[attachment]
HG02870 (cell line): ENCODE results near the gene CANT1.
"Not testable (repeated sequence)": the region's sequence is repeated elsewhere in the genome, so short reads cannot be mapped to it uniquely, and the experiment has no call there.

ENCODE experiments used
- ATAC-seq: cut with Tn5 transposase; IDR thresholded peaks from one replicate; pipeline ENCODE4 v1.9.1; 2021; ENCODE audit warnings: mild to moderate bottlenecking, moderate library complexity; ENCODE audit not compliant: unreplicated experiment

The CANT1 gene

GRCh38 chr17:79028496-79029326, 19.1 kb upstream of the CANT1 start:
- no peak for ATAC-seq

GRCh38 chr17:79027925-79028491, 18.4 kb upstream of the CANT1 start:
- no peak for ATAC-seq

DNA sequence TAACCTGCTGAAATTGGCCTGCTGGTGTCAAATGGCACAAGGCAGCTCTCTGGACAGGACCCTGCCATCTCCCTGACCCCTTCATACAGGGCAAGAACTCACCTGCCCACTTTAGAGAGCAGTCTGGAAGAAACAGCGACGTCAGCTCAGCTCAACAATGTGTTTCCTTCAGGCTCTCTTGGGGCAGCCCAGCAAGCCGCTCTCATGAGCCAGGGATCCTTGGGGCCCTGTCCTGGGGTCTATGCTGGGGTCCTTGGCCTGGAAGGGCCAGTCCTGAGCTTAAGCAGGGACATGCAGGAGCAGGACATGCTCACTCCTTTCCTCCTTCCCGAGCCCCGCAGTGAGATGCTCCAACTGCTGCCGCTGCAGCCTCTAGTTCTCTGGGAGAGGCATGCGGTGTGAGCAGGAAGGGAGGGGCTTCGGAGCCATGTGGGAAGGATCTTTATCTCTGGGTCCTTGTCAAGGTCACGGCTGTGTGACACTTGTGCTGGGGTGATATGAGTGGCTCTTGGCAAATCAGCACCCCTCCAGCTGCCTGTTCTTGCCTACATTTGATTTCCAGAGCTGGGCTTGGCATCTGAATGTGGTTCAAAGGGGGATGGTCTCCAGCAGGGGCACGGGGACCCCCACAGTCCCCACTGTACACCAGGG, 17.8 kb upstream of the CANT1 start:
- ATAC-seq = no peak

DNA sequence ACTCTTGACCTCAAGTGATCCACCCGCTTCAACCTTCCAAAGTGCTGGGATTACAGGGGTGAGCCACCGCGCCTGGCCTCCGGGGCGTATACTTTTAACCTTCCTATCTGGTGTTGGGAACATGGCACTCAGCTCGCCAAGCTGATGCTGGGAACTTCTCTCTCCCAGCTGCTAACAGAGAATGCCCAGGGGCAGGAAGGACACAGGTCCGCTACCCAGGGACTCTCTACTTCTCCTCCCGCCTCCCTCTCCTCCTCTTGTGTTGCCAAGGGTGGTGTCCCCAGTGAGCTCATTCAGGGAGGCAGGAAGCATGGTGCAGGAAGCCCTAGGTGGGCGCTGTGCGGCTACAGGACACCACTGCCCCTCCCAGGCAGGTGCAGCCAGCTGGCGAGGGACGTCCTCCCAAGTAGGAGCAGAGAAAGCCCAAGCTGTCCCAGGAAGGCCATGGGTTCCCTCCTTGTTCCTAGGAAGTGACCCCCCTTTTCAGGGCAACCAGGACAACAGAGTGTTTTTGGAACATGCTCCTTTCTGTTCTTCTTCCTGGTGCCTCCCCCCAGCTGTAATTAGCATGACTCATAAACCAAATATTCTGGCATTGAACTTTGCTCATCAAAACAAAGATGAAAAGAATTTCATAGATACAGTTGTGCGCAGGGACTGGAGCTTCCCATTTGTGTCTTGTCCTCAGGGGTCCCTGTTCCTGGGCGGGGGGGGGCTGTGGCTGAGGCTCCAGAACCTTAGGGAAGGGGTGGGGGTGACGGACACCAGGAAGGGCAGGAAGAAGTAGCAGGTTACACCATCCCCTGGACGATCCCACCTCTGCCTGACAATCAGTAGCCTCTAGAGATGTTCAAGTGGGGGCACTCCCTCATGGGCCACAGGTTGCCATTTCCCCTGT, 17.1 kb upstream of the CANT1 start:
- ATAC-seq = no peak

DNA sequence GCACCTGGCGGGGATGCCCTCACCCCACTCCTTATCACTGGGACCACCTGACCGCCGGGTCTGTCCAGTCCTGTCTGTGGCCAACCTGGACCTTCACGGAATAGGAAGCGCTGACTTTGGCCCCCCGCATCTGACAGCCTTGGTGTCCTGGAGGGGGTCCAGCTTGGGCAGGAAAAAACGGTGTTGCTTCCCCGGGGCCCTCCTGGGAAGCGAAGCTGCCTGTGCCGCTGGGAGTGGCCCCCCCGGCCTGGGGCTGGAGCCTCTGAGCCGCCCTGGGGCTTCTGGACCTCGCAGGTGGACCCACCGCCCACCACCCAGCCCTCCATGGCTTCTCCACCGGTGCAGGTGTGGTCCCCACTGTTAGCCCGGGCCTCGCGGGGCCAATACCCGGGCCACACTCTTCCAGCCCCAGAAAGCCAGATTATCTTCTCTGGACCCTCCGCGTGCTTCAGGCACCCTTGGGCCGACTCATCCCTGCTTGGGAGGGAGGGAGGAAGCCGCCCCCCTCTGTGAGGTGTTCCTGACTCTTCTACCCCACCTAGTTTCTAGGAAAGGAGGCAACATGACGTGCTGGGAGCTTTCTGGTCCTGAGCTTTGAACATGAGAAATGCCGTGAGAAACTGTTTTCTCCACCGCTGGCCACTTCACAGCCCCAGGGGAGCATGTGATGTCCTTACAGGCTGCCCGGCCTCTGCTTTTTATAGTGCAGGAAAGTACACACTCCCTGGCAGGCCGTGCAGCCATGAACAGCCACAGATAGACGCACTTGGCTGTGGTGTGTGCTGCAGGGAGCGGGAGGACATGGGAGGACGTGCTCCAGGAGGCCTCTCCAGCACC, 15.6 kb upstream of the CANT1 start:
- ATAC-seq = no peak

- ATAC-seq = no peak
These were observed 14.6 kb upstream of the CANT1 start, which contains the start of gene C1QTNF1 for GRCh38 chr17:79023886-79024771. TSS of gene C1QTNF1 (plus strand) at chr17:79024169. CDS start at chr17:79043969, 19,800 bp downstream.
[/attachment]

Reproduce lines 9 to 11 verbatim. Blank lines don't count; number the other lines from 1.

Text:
- no peak for ATAC-seq

DNA sequence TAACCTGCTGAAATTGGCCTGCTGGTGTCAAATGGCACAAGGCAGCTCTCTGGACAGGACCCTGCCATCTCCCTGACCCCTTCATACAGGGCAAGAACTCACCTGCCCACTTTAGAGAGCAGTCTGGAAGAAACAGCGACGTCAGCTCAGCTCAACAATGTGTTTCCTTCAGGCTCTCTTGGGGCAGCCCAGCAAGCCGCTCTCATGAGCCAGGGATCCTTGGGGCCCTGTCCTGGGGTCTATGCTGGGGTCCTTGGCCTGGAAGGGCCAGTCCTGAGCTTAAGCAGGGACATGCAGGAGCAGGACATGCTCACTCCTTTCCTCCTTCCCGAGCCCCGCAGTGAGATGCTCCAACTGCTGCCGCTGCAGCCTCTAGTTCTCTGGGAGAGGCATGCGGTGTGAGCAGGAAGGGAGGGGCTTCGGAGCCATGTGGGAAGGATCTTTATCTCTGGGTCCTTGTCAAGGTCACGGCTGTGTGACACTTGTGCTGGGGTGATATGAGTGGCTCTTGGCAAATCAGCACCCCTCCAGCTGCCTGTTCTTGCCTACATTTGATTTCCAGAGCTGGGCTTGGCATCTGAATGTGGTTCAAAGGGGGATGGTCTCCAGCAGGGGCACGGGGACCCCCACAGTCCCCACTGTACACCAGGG, 17.8 kb upstream of the CANT1 start:
- ATAC-seq = no peak